- Disconnect your controllers when not in use. The batteries in the controllers last a lot longer than that of the switch itself. However, when connected, they draw power from the switch. So, when you’re not playing, slide them out, pressing the black button below the shoulder one.
- Really power the Switch off when you’re done with it for some time. The default action on pressing that power button is switching to sleep mode. Hold the button for a bit and choose power options from the pop-up. Then turn off the switch from the menu. Remember that this will erase all unsaved progress.
And another not-so-comfy tip: choose your games wisely when going for a long hand-held session. The graphics-heavy sophisticated games draw more power, so perhaps choose something lighter when going for long on-trip playing.
For more energy-saving tips, check out this post.
Tips on Higher Efficiency Charging
There’s not much you can do, actually. Simply pick your charging method wisely and pay attention to its specifications.
You will also get the most out of your charging time if you charge your switch when not in use, at least in a sleeping mode. As a matter of fact, the less power the device uses up during the charging, the sooner it will be filled.
Also, take care not to keep it on charge all the time; the battery is Li-ion after all.
Other Charging Options
As with anything today, we are not limited to the official procedures to charge the Nintendo switch. There are several solutions and methods out there. Let’s have a look at the most interesting ones.
- Power Banks - This is quite a comfortable solution for the on-the-go. Only make sure to pick a quality product, supporting USB-C PD and at least 18W charging capacity. And for the power capacity, the Switch’s battery is 4310mAh, which means that a 20,000 mAh power bank will charge it just about 4 times. Given the short battery life, this will give you about 8-10 hours of gameplay from the power bank alone, which is optimal.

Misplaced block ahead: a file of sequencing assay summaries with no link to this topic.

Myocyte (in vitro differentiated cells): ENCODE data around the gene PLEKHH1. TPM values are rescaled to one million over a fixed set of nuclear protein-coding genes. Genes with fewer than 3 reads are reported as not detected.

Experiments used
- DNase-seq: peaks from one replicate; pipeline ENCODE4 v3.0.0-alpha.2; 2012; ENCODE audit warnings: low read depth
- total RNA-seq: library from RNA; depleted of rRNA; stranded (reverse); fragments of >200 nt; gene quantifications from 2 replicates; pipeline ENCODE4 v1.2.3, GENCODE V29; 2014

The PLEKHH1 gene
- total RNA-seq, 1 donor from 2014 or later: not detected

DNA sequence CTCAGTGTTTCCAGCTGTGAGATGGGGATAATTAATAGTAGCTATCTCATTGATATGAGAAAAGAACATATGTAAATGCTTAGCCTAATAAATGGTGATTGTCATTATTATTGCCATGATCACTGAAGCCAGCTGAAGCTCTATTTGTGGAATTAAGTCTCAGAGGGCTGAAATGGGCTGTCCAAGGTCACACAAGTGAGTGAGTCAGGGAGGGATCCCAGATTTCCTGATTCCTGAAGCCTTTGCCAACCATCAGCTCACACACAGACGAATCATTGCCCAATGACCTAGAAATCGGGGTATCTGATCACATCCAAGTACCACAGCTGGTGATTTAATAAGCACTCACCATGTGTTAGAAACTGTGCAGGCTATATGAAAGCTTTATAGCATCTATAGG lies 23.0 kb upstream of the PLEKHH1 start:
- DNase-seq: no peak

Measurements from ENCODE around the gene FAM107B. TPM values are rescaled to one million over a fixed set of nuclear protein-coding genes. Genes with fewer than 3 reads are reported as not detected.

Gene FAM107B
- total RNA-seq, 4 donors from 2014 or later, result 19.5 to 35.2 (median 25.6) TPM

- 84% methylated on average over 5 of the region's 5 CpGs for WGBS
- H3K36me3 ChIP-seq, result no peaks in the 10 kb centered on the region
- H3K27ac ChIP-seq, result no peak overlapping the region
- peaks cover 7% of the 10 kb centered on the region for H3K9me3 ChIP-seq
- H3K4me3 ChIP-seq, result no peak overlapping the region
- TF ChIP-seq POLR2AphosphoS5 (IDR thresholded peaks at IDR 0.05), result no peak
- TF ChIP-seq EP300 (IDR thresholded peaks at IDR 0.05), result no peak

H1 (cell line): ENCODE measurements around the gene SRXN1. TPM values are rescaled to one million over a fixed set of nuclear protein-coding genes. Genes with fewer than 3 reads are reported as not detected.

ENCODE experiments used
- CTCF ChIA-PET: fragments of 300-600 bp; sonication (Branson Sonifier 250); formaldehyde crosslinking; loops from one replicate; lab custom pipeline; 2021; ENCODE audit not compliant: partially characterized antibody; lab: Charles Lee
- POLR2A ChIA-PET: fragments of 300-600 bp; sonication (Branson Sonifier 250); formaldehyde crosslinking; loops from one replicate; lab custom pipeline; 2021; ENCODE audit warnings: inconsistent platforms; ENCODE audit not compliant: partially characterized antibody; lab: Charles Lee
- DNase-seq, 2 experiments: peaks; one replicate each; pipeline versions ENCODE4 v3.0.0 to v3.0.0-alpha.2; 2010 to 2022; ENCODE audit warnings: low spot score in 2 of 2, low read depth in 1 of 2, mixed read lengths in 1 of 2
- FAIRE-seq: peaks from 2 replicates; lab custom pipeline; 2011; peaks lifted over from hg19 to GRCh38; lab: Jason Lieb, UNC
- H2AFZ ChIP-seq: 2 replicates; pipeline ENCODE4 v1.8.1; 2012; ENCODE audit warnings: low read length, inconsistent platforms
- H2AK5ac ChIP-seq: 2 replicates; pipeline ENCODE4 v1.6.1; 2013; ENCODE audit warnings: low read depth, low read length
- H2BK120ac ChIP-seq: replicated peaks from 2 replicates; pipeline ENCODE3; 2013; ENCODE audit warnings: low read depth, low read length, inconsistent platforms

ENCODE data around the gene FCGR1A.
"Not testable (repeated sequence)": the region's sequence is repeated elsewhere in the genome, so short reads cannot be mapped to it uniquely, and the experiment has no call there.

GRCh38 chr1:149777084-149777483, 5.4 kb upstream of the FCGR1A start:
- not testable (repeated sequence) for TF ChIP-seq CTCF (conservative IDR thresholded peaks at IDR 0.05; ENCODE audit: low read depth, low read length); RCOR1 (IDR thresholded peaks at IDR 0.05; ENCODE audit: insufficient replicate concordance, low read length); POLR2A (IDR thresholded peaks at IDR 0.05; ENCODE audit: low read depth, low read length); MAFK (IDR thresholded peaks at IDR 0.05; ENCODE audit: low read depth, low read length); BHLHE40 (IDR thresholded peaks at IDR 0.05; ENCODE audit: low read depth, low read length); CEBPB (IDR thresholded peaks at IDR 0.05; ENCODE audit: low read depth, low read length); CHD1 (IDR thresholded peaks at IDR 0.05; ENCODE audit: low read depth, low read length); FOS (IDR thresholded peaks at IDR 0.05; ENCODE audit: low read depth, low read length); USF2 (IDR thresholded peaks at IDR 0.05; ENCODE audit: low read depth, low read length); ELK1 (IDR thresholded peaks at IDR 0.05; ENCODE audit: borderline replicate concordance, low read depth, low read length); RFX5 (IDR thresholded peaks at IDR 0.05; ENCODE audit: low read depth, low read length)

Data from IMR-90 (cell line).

- Laptop - You can plug your switch into your Mac for charging, but make sure you completely turn off the switch before connecting. The point is, if the switch is on, the laptop will draw power FROM the switch.
- Third-party Chargers - you can use a third-party power adapter for your switch. Even your smartphone charger, as long as it is USB-C. You have to pay attention to several things here, though:
- Make sure you use a quality charger; a bad one may ruin your switch, as well as any other device you plug into it.
- The specs: your charger must have at least 18W capacity and 12V or 15V power to effectively charge your switch.
- Pay attention to your cord: it needs to be able to transfer the voltage.
The POWME 65W Ultra Small GaN Charger is a perfect solution for charging your Nintendo Switch, regardless of the version and whether you charge it directly or through the dock. The 65W capacity, supported PD protocols, a large variety of supported voltages allow easy and quick charging. Compact size, small weight, and foldable plug make it travel-friendly and easy to use no matter where.